Dental Ratios: Are You Having the "Tooth Talk" with Your Clients?
You talk to you clients about dental health as a preventive measure, but are they listening? Maybe not. According to the AAHA State of the Industry Report, 90% of clients surveyed said that discussing preventive measures like dentistry was important, but only 60% have discussed it with their veterinarian.
This is where the “Rule of Three” applies: people need to hear something three times for it to sink in. So when you talk about dental health, make sure your technical staff and your client care specialists are talking about it, too.
Improving Client Communication
Top-performing practices use key performance indicators (KPIs) called quality-of-care ratios to measure and improve both quality of patient care and financial health.
Better client communication begins once you understand the dental quality-of-care ratio.
Open Wide: A Peek Inside the Dental Ratio
When AAHA’s VMG groups calculate their dental quality-of-care ratio, they include monitoring, IV fluids, pain meds, dental rads, hospitalization, and anesthesia in addition to the service itself.
Dentals are easy to discuss when a patient has a rotting tooth, but the dental quality-of-care ratio emphasizes the importance of dentistry as a preventative measure. Those measures could be as simple as providing dental chews or a water additive. Dental cleaning when a patient is at a grade 1 or 2 is less expensive for the owner and less traumatic for the pet. Don’t wait until a pet’s teeth are falling out to recommend dental care. Instead, start having that conversation with the client while their pet is still a puppy or a kitten.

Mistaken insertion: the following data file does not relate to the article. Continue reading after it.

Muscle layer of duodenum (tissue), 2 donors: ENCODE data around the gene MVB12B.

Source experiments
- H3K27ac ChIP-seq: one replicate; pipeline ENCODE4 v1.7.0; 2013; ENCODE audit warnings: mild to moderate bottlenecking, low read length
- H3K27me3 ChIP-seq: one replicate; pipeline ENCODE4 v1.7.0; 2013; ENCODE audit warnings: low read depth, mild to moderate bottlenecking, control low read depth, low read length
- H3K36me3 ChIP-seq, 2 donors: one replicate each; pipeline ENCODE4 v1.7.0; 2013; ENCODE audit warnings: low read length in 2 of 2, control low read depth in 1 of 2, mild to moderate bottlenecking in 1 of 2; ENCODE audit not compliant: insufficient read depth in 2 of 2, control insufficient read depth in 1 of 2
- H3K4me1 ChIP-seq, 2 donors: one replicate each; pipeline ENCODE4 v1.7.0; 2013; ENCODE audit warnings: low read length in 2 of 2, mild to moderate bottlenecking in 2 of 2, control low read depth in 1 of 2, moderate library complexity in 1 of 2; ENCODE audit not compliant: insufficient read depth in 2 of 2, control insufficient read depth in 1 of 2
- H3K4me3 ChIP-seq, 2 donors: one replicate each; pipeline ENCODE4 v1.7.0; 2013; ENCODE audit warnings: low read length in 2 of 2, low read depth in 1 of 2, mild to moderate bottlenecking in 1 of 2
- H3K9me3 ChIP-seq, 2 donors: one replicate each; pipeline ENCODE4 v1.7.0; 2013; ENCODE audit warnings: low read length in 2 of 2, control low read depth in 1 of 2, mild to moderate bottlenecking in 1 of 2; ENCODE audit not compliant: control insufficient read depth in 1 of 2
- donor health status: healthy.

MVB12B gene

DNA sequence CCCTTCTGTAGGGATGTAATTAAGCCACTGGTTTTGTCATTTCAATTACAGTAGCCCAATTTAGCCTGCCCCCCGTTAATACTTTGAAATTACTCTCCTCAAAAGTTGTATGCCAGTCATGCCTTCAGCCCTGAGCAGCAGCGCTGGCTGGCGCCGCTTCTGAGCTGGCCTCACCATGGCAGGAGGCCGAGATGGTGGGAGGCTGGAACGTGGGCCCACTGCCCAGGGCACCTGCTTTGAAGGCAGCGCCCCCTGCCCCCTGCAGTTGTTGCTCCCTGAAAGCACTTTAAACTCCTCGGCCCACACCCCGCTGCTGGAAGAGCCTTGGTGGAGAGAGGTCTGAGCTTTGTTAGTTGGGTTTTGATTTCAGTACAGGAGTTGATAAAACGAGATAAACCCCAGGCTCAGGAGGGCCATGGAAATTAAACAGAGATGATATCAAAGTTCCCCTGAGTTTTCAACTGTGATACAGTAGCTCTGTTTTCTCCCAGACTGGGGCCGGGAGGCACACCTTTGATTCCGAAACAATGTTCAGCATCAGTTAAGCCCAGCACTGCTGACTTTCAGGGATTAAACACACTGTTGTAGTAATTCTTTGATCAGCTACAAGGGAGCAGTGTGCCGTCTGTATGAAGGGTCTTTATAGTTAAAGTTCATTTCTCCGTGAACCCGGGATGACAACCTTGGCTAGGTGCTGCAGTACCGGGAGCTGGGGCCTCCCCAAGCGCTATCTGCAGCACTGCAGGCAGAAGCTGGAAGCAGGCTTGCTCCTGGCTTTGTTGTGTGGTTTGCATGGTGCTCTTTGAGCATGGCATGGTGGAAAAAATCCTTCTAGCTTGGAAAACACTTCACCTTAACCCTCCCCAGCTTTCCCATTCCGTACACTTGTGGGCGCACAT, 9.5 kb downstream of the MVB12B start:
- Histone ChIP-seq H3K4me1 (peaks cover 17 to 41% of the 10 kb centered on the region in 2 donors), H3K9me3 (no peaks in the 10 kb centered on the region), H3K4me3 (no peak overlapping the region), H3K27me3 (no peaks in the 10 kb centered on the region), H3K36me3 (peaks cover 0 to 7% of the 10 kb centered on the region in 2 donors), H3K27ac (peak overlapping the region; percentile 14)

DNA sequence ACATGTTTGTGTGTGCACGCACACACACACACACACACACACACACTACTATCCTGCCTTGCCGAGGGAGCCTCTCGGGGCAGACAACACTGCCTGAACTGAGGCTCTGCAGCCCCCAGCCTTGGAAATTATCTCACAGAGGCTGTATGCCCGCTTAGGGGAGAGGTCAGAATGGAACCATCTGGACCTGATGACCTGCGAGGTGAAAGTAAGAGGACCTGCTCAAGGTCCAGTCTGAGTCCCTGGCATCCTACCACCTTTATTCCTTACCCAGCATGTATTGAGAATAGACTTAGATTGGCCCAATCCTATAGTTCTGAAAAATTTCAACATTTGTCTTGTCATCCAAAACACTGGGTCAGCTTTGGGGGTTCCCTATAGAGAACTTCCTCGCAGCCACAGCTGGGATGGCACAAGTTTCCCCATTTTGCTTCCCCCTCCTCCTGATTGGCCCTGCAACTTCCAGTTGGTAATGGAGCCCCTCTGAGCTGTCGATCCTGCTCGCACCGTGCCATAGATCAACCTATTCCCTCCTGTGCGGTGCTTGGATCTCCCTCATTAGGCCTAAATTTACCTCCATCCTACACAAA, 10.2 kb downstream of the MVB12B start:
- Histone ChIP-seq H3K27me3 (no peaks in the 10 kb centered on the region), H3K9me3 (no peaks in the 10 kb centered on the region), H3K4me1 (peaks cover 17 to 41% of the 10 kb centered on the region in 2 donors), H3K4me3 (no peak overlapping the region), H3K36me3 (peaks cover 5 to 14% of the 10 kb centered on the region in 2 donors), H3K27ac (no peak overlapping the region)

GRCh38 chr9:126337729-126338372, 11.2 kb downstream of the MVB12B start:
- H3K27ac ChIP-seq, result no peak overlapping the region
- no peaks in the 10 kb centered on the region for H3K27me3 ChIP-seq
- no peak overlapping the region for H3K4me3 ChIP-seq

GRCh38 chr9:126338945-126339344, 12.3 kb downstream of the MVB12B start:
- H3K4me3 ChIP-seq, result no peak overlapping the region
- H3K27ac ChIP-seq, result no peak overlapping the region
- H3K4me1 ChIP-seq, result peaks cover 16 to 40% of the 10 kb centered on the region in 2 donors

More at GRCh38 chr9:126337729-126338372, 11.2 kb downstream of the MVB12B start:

Once you’ve established clear and consistent communication, try these strategies:
- Establish practice guidelines. Implement standardized grading scales and recommended care for each one.
- Price it right. Charge in accordance with the dental grade.
- Check the teeth every visit. Remember, “Flip the Lip”!
- Use visuals. These help the client understand the importance and urgency of preventive dental care, so display them in the room.
- Teach your technicians to teach your clients. Communication is critical when talking about dentistry.
- Use forward booking. The average human dental practice has a 90% success rate with forward booking. In veterinary medicine, that rate is less than 10%. One way to make sure clients are following through with your recommendations is to set them up for their next appointment before they leave.
Going forward also means remembering to look back. Assign a client care specialist to check patient records over the last six months and look for notes where the doctor recommended a dental but staff didn’t book an appointment. Then start making follow-up phone calls and mailings.
Taking advantage of those missed opportunities is one more way to improve your dental quality-of-care ratio.